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Hawaii (1966 film)

Hawaii is a 1966 American epic drama film directed by George Roy Hill and based on the novel of the same name by James A. Michener. It tells the story of an 1820s Yale University divinity student (Max von Sydow) who, accompanied by his new bride (Julie Andrews), becomes a Calvinist missionary in the Hawaiian Islands. It was filmed at Old Sturbridge Village, in Sturbridge, Massachusetts, and on the islands of Kauai and Oahu in Hawaii.

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Heathcliff (Wuthering Heights)

Heathcliff is a fictional character in Emily Brontë's novel Wuthering Heights.

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Heathrow Airport

Heathrow Airport (also known as London Heathrow) is a major international airport in London, United Kingdom.

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Hedda Hopper

Hedda Hopper (born Elda Furry; May 2, 1885February 1, 1966) was an American actress and gossip columnist, notorious for feuding with her arch-rival Louella Parsons.

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Helen Hayes

Helen Hayes MacArthur (née Brown; October 10, 1900 – March 17, 1993) was an American actress whose career spanned 80 years.

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Helen of Troy

In Greek mythology, Helen of Troy (Ἑλένη, Helénē), also known as Helen of Sparta, or simply Helen, was said to have been the most beautiful woman in the world, who was married to King Menelaus of Sparta, but was kidnapped by Prince Paris of Troy, resulting in the Trojan War when the Achaeans set out to reclaim her and bring her back to Sparta.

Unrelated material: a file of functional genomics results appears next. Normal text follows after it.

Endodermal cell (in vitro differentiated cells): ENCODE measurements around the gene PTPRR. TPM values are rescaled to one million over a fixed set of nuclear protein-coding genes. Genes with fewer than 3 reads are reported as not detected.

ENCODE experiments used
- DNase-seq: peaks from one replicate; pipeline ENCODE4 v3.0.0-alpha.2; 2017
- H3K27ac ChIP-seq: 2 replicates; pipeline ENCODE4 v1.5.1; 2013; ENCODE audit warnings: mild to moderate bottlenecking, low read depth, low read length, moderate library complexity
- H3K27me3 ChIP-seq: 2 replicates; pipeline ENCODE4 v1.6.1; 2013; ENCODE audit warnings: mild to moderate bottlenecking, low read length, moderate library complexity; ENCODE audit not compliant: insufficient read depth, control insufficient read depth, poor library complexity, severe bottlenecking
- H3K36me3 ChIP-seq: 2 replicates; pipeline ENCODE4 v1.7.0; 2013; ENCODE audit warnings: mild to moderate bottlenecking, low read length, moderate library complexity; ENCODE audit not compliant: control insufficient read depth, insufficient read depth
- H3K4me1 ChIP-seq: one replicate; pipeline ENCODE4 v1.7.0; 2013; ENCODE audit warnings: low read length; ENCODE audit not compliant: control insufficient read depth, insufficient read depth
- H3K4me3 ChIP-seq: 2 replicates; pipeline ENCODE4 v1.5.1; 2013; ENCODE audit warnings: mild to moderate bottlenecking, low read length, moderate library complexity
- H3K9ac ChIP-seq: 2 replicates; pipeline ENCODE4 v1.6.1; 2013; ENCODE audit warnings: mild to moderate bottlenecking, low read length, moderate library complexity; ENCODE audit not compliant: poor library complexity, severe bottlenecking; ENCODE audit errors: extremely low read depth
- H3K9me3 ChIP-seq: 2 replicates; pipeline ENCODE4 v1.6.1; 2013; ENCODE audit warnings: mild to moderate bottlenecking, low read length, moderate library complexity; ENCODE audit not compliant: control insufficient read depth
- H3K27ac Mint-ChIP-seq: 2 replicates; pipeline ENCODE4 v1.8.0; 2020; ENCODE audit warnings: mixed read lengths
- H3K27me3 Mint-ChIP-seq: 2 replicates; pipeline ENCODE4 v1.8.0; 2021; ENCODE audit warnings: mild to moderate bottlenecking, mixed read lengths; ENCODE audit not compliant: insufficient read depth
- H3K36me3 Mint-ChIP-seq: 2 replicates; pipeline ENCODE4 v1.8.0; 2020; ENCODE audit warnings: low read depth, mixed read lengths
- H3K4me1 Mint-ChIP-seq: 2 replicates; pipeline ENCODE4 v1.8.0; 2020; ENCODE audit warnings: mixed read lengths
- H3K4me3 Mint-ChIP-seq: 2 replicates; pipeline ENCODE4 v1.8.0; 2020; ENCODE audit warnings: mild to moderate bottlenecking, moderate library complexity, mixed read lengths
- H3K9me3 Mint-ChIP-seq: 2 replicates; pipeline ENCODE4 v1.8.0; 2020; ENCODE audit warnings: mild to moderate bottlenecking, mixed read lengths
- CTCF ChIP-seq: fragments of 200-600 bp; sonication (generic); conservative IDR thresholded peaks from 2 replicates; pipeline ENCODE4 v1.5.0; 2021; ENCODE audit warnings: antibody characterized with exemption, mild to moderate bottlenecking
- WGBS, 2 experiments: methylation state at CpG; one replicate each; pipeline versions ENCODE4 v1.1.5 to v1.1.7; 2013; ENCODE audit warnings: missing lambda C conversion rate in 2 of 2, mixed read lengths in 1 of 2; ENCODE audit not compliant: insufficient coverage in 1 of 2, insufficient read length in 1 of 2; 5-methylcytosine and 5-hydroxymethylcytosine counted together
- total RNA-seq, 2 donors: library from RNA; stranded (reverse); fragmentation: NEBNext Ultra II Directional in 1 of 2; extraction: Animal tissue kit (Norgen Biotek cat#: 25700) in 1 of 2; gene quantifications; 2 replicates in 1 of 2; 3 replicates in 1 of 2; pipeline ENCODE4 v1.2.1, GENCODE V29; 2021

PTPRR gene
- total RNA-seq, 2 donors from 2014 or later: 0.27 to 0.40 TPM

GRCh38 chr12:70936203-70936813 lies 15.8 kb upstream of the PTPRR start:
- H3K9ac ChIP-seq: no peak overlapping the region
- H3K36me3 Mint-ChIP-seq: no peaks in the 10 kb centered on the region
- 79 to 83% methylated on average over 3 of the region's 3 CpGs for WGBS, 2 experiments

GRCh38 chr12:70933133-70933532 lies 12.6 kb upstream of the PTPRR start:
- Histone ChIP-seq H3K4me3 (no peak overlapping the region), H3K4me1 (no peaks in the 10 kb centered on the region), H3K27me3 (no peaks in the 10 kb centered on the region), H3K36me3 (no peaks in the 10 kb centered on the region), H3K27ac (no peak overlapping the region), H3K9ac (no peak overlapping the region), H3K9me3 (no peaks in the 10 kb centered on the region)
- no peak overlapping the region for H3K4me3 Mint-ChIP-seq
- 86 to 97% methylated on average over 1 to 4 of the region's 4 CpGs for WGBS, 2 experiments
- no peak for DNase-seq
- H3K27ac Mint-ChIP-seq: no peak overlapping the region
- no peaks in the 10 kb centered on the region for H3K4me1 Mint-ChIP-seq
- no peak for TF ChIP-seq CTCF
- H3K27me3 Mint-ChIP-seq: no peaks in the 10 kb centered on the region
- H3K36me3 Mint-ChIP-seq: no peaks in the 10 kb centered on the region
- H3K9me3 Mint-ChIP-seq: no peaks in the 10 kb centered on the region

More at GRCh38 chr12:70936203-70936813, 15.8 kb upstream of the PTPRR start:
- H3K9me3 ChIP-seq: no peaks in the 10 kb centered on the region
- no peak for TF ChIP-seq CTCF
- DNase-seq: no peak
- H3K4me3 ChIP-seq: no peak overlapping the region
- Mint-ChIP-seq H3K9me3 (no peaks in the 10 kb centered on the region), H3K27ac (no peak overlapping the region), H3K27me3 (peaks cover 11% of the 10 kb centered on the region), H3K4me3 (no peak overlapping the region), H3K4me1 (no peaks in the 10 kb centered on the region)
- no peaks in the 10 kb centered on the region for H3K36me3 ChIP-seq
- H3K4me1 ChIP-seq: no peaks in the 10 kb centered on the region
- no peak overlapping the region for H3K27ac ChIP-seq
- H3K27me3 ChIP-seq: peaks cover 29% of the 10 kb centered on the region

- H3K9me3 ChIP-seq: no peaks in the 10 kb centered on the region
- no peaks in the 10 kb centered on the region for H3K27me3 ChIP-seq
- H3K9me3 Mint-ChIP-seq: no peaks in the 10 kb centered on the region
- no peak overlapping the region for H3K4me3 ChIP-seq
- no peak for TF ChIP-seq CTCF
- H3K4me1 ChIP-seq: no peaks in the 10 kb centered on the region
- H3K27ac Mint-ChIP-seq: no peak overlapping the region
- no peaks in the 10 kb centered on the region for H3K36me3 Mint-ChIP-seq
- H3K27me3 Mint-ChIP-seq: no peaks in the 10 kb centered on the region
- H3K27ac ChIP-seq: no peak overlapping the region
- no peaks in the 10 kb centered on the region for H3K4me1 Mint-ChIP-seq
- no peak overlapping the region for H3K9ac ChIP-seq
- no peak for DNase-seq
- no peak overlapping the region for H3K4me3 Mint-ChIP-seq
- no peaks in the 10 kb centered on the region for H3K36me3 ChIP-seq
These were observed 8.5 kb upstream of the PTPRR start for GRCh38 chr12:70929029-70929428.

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Henry Fonda

Henry Jaynes Fonda (May 16, 1905 – August 12, 1982) was an American film and stage actor with a career spanning five decades.

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Henry II of England

Henry II (5 March 1133 – 6 July 1189), also known as Henry Curtmantle (Court-manteau), Henry FitzEmpress or Henry Plantagenet, ruled as Count of Anjou, Count of Maine, Duke of Normandy, Duke of Aquitaine, Count of Nantes, King of England and Lord of Ireland; at various times, he also partially controlled Wales, Scotland and Brittany.

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Henry IV, Part 1

Henry IV, Part 1 is a history play by William Shakespeare, believed to have been written no later than 1597.

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Henry IV, Part 2

Henry IV, Part 2 is a history play by William Shakespeare believed to have been written between 1596 and 1599.

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Henry Koster

Henry Koster (born Hermann Kosterlitz, May 1, 1905 – September 21, 1988) was a German-born film director.

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Henry V (play)

Henry V is a history play by William Shakespeare, believed to have been written near 1599.

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Henry VIII of England

Henry VIII (28 June 1491 – 28 January 1547) was King of England from 1509 until his death.

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Hephaestion

Hephaestion (Ἡφαιστίων Hephaistíon; c. 356 BC – 324 BC), son of Amyntor, was an ancient Macedonian nobleman and a general in the army of Alexander the Great.

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Hindu

Hindu refers to any person who regards themselves as culturally, ethnically, or religiously adhering to aspects of Hinduism.

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Historical fiction

Historical fiction is a literary genre in which the plot takes place in a setting located in the past.

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Hoboken, New Jersey

Hoboken (Unami: Hupokàn) is a city in Hudson County, New Jersey, United States.